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Doctor, deacon, dad: Scott Ross serves at free Manassas clinic

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deacon 50th anniversary

This is part of a series of articles throughout the year celebrating the 50th anniversary of the reinstitution of the permanent diaconate in the United States.

When Scott Ross was growing up in Dunbar, Pa., he was eager to serve at the altar. Age restrictions didn’t deter him from asking the priest. “You need to wait,” the priest would tell him, again and again. “You need to wait.”

Once he was old enough, Ross became an altar server, and kept at it all the way through high school. Good things came with patience, hard work and in God’s time — a theme that would follow him throughout life, as both a medical doctor and a deacon. 

Ross graduated from Georgetown University with a biology degree and a philosophy minor, and earned his medical degree there in 1994. He met his wife, Kellie, a nursing graduate, when they worked in the same unit at the hospital. 

Ross “fell away” from the church during his college years, infrequently attending Mass — but marriage brought him back “full-throttle.” 

“When my wife and I decided that we were going to get married and hopefully someday have a family, that’s when we really said, ‘You know, we need something bigger than us to help us,’ ” he said. 

The Rosses had two children, Jake and Sam, and started to “put down roots” at All Saints Church in Manassas. They had been parishioners for three years when in 2001, planning began for a new parish, Holy Trinity Church in Gainesville. They were part of the project from day one. 

“We took a leap of faith and kept deepening our faith in our desire to serve,” Ross said. 

Bishop Paul S. Loverde reopened the permanent diaconate program in the Diocese of Arlington in 2005, after a 20-year suspension. Ross spent a lot of time thinking about the diaconate in prayer, often during Eucharistic adoration. He talked to Kellie, who was finding her own new way to serve as co-founder of the nonprofit House of Mercy in Manassas. She was supportive, so he applied to the program.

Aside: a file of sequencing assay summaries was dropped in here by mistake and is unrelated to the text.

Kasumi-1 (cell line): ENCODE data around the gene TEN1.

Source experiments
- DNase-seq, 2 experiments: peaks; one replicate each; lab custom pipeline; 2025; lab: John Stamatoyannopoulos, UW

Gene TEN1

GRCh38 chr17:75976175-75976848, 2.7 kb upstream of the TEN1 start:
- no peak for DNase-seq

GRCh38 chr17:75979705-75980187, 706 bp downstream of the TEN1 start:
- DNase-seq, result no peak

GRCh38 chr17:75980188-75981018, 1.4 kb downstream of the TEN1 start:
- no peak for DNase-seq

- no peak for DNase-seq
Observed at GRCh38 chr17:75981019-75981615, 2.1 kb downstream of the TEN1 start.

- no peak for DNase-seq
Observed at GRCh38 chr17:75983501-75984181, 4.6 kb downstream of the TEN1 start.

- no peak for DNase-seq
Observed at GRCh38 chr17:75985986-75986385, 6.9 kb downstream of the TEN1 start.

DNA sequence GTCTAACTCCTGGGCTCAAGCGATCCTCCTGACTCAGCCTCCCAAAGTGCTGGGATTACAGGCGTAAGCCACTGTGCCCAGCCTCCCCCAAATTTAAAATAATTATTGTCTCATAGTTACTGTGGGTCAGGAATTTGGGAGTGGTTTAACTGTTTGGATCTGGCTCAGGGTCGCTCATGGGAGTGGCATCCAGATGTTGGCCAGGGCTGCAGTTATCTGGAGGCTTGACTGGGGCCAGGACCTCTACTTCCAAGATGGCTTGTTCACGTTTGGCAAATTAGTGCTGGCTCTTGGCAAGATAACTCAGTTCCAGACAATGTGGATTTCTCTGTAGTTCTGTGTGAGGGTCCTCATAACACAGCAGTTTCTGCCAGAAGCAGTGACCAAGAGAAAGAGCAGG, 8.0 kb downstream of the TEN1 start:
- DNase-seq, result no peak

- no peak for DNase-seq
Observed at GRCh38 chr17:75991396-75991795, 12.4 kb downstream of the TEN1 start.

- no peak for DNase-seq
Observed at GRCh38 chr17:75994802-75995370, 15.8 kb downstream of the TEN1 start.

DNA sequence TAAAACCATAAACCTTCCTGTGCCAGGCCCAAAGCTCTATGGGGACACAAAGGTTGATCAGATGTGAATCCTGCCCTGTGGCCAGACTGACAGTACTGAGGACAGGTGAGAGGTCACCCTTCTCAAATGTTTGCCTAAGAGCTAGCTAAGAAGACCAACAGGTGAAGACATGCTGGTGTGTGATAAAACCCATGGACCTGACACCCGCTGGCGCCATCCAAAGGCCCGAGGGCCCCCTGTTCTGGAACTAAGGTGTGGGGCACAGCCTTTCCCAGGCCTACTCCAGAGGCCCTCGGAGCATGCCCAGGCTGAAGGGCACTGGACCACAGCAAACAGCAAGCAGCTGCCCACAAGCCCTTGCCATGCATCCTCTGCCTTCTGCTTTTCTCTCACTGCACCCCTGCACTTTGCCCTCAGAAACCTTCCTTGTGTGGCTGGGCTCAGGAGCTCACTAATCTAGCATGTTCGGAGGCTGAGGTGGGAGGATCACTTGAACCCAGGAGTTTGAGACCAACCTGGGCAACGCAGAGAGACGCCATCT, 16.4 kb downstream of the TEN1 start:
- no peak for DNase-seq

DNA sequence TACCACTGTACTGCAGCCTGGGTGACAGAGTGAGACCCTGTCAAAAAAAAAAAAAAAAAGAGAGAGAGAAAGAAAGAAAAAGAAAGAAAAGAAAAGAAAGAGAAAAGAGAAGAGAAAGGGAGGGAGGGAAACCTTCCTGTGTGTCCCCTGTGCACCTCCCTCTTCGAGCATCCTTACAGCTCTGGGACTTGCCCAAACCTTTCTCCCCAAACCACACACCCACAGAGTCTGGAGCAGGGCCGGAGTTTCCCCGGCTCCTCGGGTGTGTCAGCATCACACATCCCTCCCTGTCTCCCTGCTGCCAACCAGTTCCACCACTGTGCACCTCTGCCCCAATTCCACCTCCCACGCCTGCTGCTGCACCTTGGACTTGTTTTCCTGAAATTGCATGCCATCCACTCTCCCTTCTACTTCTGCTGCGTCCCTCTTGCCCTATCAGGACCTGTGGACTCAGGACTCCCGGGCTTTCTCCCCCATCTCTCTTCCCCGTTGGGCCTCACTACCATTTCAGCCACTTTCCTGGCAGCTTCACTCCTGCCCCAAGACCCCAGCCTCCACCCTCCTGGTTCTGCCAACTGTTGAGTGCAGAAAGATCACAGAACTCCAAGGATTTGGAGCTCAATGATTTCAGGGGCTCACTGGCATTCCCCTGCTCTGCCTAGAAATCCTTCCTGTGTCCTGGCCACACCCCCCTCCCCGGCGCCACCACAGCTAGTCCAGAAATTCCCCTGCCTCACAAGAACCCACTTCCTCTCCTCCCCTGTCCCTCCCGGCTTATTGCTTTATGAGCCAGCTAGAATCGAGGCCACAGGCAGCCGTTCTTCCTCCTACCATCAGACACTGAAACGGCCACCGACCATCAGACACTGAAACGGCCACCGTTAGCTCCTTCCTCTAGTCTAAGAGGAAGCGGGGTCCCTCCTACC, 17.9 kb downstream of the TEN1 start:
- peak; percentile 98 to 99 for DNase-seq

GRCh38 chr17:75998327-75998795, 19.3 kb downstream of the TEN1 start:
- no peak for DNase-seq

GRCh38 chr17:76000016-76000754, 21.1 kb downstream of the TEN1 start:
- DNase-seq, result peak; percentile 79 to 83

He wasn’t accepted. “It was a painful experience,” Ross said. “It was a thought-provoking experience.”

Still, he kept getting “nudges” toward the diaconate, he said. A main source of inspiration was Deacon Jake Henry, a permanent deacon at Holy Trinity, who kept urging him to reapply. With some apprehension, in 2009, Ross decided to take the leap. 

“I think that I grew in maturity of faith at that time,” he recalled. “(I) said, ‘if it was meant to be, it will happen.’ I was more open to accepting the results one way or the other.”

The time was right. In 2014, Ross was ordained a permanent deacon and assigned to his parish, Holy Trinity.

In 2015, Art Bennett, CEO of Catholic Charities and a fellow parishioner. approached Ross with big news: a group of local Catholics was purchasing a former abortion clinic in Manassas. What’s more, the group — the BVM Foundation — wanted to transform the space into a free medical clinic for the poor. Bennett wanted to know if Ross would consider serving as the volunteer medical director. 

“I told him to give me overnight to think about it and pray about it,” Ross said, “but I kind of knew what the answer was instantly.”

For the next two years, volunteers worked to set up the clinic. Last December, the Mother of Mercy Free Medical Clinic opened its doors, under the umbrella of diocesan Catholic Charities. Ross sometimes thinks about the first time he walked through the doors.

“There was still equipment from the abortion clinic and it was eerie. Even though I knew it had been blessed, it was just very eerie,” he said. “I don’t get that sense now. “

“We’ve established that it’s a place for good, a place for love and not a place for death and pain and suffering. Yeah, there’s pain and suffering in medicine, people are ill, but they know it’s a place for life now and a place for love. It is beautiful to know that with God’s help we have made all things new,” Ross said. “There has been a transformation here.”

He feels that his ministry as a deacon and as a doctor go “hand in hand” at the clinic. “The diaconate allows me to help people with spiritual issues,” he said. “My medical profession helps me to help people with their physical needs and issues. I think here at the Mother of Mercy Free Medical Clinic, they’re really brought together in service."

© Arlington Catholic Herald 2018